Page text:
The Product Owner gets questions from the Development Team regarding the most prioritized product backlog items that potentially could be implemented within the next sprint. Such activity helps the Product Owner to define the business direction more precisely and minimize the risks of making mistakes in the business requirements. The questions that normally come from the Development Team will challenge the Product Owner against the uncertainties that require may more details and overall will help confirm the common sense of chosen business direction.

The Development Team gets a better understanding of business and could feel the impact and involvement in the decision-making. Additionally, there is a big chance that some non-routine Product Backlog items will require analysis before they can be evaluated from the complexity standpoint in a more or less accurate way. And during this event, we can get that addressed.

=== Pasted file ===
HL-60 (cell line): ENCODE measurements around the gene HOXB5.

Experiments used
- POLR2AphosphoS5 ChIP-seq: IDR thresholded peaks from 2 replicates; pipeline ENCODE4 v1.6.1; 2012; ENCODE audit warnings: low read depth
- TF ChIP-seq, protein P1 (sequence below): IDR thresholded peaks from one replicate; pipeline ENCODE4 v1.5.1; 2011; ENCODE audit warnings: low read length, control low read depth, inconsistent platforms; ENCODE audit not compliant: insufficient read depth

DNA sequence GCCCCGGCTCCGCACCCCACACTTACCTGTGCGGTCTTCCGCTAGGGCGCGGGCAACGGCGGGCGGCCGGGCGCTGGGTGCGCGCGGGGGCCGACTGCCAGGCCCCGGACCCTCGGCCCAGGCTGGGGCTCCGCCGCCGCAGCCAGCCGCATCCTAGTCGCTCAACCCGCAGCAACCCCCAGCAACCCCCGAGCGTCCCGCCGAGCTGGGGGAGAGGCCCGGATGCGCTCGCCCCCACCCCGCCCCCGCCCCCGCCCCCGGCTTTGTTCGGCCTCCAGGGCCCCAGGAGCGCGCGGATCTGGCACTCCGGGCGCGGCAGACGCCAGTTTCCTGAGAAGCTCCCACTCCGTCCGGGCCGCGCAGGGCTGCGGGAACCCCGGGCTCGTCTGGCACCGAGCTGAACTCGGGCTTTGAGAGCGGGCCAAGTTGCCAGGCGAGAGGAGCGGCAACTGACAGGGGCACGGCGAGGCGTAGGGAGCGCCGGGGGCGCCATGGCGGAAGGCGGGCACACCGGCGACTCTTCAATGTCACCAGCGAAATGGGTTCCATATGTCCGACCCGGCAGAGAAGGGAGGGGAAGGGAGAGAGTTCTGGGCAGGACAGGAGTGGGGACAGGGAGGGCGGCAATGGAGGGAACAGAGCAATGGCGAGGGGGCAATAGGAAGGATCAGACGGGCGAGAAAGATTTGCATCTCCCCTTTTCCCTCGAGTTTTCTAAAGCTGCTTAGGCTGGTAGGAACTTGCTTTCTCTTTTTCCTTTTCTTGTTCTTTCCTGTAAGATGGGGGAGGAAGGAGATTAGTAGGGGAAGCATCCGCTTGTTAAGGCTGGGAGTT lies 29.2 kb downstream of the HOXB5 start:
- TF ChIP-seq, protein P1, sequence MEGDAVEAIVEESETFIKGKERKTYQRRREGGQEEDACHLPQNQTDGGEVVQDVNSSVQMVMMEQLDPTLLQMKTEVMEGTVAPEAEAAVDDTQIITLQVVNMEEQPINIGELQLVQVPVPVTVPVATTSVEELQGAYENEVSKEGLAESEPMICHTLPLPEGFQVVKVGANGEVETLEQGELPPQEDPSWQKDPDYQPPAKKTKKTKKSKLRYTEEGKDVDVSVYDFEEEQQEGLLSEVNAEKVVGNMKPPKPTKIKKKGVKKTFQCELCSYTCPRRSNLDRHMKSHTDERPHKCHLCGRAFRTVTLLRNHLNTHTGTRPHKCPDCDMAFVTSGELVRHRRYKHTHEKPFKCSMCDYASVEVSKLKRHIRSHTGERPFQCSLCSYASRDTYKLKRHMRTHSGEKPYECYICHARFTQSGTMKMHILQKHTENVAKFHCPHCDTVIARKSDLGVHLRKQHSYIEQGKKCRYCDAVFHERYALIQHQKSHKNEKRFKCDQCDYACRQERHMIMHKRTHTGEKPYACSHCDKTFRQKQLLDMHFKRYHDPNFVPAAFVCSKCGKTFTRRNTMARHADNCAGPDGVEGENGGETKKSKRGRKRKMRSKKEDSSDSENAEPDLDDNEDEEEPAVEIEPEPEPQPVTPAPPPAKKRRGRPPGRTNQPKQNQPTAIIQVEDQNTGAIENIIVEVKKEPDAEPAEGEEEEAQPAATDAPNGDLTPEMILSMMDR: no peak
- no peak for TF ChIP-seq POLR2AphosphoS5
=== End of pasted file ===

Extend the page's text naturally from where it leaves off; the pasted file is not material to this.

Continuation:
The entire team gets a better understanding of what to do next and the level of effort needed to accomplish that. The Product Owner’s decisions become more matured and well-defined. The Development Team gets an understanding of the business trend, feels the involvement in business decision-making and could be much more accurate during the Sprint Planning with the evaluation of efforts needed to reach the Sprint goals as they can address technical gaps and uncertainties in advance.

Scrum Events overview

Prescribed Scrum Events – let’s quickly review them

In total, we have four prescribed Scrum Events. Here they are: